ENGLEWOOD, Colo. -- When organized team activities begin next week, the defense will begin taking shape. It will not look like the form it is expected to assume in September, not with cornerback Chris Harris Jr. and strong-side linebacker Von Miller still deep in rehabilitation from late-season torn ACLs.
But over the course of OTAs and training camp, the missing pieces will return -- some sooner than others. Miller, Harris and other 2013 starters like Kevin Vickerson, Rahim Moore and Derek Wolfe will draw the focus of onlookers, but the progress of safety Quinton Carter, linebacker Lerentee McCray and defensive end Quanterus Smith will also bear monitoring.
Carter, if healthy after two years battling knee injuries, is a potential game-changer for the safety corps.
Late in the 2011 season, Carter looked like a budding star. Then a rookie, he had beaten out fellow draft pick Rahim Moore for a starting spot. He worked at free safety and strong safety, depending on whether then-captain Brian Dawkins was healthy or not. He intercepted passes off Ben Roethlisberger and Tom Brady in the postseason, which rocketed him into a tie for fourth place all-time in Broncos playoff interceptions, behind only Darrien Gordon, Tyrone Braxton and Bob Swenson.
Off the field, he carried a professional, yet relaxed, demeanor. He fit well into the role of his expanding responsibility. In interviews, he distilled complex defensive concepts into explanations even a football novice could grasp. It was easy to see a bright future for him as a defensive linchpin.
But after he first hit the ground at the South Suburban Sports Dome during a training camp practice in 2012, Moore seized the opportunity that was created. He overcame an up-and-down rookie season; by 2013, he blossomed into a steadying presence before compartment syndrome torpedoed his campaign in Week 11.
Moore turned his role into an expansive one. That remains in the realm of possibility for Carter, whose potential was so great that the Broncos stuck with him through the last two lost seasons.
"There's a guy who, I know as an organization, we've been very patient with to allow him to heal and do the things he needed to do from addressing the knee and having it surgically prepared," said Defensive Coordinator Jack Del Rio.
If Carter pushes for a starting bid, that only enhances the secondary. The Broncos have a surplus of experience with free-agent pickup T.J. Ward, the return of Moore, the presence of third-year veteran Duke Ihenacho, who started most of the 2013 season at strong safety, and special-teams captain David Bruton, who started alongside Carter in the 2011 postseason.
So far, the early signs are positive.
"I'm not a trainer or a doctor, but I see him moving around in drills and he looks pretty good," Del Rio said. "I know he's excited to get back into the mix."
The same is true of Smith and McCray, whose rookie seasons were scuttled by injuries. Smith effectively had a redshirt year to complete recovery from a torn ACL he suffered late in the 2012 season at Western Kentucky. McCray was lost to an ankle injury incurred in the preseason finale against Arizona.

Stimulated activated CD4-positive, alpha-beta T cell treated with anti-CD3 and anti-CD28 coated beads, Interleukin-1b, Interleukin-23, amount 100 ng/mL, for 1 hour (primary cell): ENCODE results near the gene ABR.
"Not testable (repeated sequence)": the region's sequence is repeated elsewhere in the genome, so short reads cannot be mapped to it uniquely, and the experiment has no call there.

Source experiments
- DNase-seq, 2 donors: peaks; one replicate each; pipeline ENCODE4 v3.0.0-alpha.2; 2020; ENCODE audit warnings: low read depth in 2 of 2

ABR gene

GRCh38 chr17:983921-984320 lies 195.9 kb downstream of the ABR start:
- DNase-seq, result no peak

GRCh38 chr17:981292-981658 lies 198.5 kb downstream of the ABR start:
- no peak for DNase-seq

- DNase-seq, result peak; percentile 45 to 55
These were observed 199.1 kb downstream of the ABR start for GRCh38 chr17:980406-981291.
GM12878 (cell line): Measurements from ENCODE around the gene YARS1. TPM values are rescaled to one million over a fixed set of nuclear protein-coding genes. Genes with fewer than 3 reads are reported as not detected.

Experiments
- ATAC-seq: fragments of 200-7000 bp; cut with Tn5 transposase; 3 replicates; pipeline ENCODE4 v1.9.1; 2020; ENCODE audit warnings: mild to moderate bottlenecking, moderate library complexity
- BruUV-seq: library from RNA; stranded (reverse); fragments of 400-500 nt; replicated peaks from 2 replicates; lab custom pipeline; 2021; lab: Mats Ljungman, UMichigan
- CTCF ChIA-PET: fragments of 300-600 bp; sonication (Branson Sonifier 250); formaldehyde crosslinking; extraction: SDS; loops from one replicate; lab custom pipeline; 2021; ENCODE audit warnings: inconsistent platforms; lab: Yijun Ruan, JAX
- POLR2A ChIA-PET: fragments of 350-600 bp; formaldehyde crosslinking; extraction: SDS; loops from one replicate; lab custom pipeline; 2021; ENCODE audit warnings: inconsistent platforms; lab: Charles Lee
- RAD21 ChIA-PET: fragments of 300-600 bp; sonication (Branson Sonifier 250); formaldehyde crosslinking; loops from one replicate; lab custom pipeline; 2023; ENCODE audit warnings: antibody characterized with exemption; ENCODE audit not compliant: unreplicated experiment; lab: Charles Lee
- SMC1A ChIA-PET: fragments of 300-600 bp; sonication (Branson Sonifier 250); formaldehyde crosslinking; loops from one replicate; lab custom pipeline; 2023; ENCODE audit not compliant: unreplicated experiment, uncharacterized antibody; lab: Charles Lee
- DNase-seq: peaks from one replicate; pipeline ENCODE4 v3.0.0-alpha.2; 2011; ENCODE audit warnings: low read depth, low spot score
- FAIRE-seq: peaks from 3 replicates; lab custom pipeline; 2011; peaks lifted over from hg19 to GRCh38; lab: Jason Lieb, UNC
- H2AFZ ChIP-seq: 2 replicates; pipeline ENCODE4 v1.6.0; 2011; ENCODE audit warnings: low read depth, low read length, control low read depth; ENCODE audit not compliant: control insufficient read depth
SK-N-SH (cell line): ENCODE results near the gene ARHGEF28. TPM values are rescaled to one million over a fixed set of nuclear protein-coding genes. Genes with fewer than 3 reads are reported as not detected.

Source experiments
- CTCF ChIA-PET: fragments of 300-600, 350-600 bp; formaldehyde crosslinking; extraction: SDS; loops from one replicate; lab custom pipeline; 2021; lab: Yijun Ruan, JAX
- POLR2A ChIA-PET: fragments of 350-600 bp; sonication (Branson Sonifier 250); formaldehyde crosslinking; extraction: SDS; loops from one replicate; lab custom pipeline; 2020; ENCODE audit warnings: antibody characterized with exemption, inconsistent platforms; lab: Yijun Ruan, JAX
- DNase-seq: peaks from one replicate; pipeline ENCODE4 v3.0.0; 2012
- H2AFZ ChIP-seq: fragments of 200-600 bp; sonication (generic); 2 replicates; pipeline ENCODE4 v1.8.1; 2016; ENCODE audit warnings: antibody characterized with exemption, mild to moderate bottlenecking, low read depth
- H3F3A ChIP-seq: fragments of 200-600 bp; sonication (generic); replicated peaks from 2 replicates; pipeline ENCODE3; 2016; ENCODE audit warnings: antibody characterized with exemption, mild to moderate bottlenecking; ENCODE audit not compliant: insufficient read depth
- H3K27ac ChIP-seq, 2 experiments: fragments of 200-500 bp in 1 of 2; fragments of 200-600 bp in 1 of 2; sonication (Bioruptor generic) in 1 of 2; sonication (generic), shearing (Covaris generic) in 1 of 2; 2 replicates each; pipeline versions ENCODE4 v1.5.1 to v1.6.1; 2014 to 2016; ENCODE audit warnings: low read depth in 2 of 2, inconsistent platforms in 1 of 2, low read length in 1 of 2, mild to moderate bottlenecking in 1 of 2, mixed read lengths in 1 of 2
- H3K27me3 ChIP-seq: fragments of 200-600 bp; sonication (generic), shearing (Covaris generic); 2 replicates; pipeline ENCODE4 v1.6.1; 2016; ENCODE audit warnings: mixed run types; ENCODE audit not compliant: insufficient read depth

Unlike Carter, neither are proven. But both could factor into the Broncos' plans to fortify depth behind Miller and free-agent pickup DeMarcus Ware. McCray has the versatile skill set to mimic Miller's role as a strong-side linebacker in the base defense and a pass rusher in sub packages. Smith is a pure pass-rush defensive end who needs to rely on speed and quickness to succeed, with his 255-pound frame on a 6-foot-5 body.
"Those guys are both in the same kind of category. Both had their years cut short, both placed on IR, both have worked hard and have put themselves into position to compete for a spot and playing time," said Del Rio.
When the Broncos traded down on the last day of this year's draft on May 10 and still managed to land linebacker Lamin Barrow, it mimicked a similar move last year in which the Broncos were still able to nab Smith, who they targeted. Smith would not have been available in the fifth round of the 2013 draft had he not torn his ACL; his three-sack performance against Alabama's massive, high-draft-pick offensive tackles on Sept. 8, 2012 caught the attention of teams evaluating his tape.
"On tape coming out, we liked his athleticism, his length, his ability to bend and his ability to rush the quarterback," Del Rio said. "So those are things we're looking forward to seeing from him."
The biggest question now how long it takes for Smith to regain his ability to cut on the knee at game tempo. He will be 22 months removed from the injury by Week 1; that is typically enough time to return to pre-injury form.
"I know he's healthy," Del Rio said. "I see him moving around very well right now so we're looking forward to getting him some of that experience, some of the reps, and let him earn his way."
That's the case for McCray and Carter, as well. The trio could turn the Broncos' defensive depth, which was severely tested last year, into a strength.